A popular Crossville attraction is closed to the public by order of the State Fire Marshall.
The one hundred foot tall tree house has been open to visitors for decades and the owner says he's never had an injury.
But after an August 7 inspection, the state ordered Horace Burgess to lock his gates.
Burgess says twenty years ago he got a little divine inspiration.
"The Spirit of God said, 'if you build me a tree house, I'll never let you run out of material'," says Burgess.
He used all reclaimed or discarded wood. The tree house actually sits on the ground but wraps around several large trees.
"I love it with all my heart. I did it as a labor of love."
Thousands of people come to visit the attraction every year.
Burgess does sell concessions and also accepts donations. and according to a letter from the state;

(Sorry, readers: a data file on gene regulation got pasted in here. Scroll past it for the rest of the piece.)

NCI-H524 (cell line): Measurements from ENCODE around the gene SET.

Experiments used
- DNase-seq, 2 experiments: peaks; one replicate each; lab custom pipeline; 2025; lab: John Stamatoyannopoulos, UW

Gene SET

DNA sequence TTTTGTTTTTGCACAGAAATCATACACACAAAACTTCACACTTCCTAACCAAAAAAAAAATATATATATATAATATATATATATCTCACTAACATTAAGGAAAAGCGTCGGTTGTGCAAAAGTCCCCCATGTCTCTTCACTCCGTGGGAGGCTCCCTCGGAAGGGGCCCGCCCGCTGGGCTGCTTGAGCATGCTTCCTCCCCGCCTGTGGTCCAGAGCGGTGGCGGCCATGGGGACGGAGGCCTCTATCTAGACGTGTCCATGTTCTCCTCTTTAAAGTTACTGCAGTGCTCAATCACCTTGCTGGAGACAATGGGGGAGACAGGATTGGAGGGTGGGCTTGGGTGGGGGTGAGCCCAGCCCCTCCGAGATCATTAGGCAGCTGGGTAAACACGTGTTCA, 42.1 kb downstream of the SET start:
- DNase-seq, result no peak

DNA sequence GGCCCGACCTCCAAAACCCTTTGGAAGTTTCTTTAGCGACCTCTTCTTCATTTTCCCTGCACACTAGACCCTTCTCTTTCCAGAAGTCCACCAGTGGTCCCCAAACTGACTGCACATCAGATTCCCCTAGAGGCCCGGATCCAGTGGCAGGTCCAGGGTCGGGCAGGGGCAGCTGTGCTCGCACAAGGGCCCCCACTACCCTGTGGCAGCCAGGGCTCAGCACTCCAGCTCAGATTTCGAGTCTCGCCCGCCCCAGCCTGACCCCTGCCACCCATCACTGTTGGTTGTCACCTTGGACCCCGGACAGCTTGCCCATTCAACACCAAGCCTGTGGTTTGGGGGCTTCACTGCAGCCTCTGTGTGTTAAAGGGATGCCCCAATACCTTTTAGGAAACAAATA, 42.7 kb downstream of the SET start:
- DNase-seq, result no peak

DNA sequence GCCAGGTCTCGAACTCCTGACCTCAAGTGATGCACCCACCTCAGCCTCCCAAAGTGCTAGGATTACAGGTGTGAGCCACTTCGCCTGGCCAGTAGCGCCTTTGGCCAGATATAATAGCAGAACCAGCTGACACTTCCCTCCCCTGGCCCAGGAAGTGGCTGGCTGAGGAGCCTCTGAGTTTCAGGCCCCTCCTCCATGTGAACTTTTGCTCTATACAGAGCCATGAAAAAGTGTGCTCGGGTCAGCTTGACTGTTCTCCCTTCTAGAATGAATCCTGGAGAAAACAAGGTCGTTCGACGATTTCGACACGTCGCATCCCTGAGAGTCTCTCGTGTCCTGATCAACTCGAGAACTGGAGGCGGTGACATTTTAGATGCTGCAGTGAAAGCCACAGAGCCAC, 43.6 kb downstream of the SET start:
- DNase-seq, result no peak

"It has become an area attraction and is therefore required to comply with adopted building codes..."
But Burgess says there are no codes for tree houses.
"I want the state of Tennessee to come out here and tell me what I have
to do to bring it up to what they think it would have to be to be safe," says Burgess.
The letter lists eight offenses including; exceeding allowable height by sixty feet, uneven decking and steps, fall hazards resulting from no guardrails, no obvious exit signs, and no fire alarm, sprinkler system or fire extinguisher.
Burgess says he knows there are improvements to be made, but argues that none are so severe to force him to shut down in the meantime.
According to the state's letter Burgess must hire a state certified architect or engineer to help get the tree house up to code if he wants to reopen.